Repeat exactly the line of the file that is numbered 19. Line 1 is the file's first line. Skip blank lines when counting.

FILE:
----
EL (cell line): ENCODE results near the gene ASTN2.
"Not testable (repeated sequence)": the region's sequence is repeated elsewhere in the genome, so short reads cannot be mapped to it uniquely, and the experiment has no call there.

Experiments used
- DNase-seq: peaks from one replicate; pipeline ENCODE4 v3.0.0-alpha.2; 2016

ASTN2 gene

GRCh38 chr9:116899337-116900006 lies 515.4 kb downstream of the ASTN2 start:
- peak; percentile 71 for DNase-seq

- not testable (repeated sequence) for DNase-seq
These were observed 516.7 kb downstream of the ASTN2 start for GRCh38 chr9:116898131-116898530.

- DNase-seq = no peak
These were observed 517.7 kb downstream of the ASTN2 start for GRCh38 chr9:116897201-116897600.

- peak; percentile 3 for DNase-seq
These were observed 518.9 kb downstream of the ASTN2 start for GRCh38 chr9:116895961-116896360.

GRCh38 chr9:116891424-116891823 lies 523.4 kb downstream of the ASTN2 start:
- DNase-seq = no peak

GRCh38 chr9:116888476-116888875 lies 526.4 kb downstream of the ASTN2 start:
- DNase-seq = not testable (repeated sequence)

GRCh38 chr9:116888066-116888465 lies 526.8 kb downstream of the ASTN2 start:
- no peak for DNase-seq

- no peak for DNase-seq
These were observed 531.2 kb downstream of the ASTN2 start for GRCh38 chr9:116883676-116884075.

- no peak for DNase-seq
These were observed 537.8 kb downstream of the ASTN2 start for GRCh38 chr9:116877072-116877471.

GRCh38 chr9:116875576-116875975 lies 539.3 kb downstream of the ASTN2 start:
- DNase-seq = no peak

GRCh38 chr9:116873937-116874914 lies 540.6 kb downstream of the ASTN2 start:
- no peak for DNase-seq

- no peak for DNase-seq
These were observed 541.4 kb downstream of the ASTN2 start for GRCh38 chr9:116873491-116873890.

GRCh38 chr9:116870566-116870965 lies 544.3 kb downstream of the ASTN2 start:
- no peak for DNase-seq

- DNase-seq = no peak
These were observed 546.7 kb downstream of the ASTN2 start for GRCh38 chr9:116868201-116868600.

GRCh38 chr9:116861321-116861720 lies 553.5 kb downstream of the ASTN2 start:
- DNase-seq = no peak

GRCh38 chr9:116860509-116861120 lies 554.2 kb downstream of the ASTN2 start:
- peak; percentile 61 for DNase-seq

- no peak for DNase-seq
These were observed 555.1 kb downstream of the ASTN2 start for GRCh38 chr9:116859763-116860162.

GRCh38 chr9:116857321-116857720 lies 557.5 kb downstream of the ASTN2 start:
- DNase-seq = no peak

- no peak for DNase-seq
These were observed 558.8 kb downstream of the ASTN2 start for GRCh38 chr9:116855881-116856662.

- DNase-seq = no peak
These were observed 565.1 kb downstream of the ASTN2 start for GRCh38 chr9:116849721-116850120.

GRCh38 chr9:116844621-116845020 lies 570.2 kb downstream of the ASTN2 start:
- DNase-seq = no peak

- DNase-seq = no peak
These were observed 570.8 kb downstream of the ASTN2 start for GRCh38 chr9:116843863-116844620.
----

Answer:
- no peak for DNase-seq